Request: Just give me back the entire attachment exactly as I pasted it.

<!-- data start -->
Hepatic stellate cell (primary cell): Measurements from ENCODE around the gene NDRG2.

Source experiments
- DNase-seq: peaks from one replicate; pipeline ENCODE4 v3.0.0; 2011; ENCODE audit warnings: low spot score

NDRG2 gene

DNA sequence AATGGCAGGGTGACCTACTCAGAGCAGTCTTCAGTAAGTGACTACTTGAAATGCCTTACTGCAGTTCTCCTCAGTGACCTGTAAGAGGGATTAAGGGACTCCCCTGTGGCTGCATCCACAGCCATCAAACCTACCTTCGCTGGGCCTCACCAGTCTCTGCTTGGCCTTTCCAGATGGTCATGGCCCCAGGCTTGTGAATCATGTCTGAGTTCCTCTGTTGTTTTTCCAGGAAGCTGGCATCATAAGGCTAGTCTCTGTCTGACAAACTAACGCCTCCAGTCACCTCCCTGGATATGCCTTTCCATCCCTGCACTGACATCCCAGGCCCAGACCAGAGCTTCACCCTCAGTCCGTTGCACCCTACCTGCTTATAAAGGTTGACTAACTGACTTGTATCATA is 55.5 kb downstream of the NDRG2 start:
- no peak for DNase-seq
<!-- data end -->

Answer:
Hepatic stellate cell (primary cell): Measurements from ENCODE around the gene NDRG2.

Source experiments
- DNase-seq: peaks from one replicate; pipeline ENCODE4 v3.0.0; 2011; ENCODE audit warnings: low spot score

NDRG2 gene

DNA sequence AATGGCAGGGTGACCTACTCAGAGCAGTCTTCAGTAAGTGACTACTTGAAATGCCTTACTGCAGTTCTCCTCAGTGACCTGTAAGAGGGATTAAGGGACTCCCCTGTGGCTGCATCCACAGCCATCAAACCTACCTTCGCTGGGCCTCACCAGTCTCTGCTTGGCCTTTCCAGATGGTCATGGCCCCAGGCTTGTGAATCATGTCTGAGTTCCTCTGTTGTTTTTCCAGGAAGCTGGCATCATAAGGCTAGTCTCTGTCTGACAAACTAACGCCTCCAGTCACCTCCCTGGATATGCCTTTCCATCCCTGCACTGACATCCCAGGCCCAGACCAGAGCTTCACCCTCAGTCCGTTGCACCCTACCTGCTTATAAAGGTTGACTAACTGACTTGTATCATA is 55.5 kb downstream of the NDRG2 start:
- no peak for DNase-seq